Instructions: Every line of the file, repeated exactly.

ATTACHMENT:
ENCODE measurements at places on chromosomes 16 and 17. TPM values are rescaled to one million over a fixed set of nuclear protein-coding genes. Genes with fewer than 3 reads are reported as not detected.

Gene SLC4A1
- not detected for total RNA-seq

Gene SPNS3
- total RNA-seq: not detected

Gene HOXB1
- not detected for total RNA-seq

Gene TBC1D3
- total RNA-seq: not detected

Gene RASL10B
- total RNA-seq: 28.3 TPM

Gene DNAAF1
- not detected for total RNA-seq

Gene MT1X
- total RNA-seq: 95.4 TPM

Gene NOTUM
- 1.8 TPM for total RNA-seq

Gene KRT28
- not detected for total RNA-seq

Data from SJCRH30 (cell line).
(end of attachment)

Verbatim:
ENCODE measurements at places on chromosomes 16 and 17. TPM values are rescaled to one million over a fixed set of nuclear protein-coding genes. Genes with fewer than 3 reads are reported as not detected.

Gene SLC4A1
- not detected for total RNA-seq

Gene SPNS3
- total RNA-seq: not detected

Gene HOXB1
- not detected for total RNA-seq

Gene TBC1D3
- total RNA-seq: not detected

Gene RASL10B
- total RNA-seq: 28.3 TPM

Gene DNAAF1
- not detected for total RNA-seq

Gene MT1X
- total RNA-seq: 95.4 TPM

Gene NOTUM
- 1.8 TPM for total RNA-seq

Gene KRT28
- not detected for total RNA-seq

Data from SJCRH30 (cell line).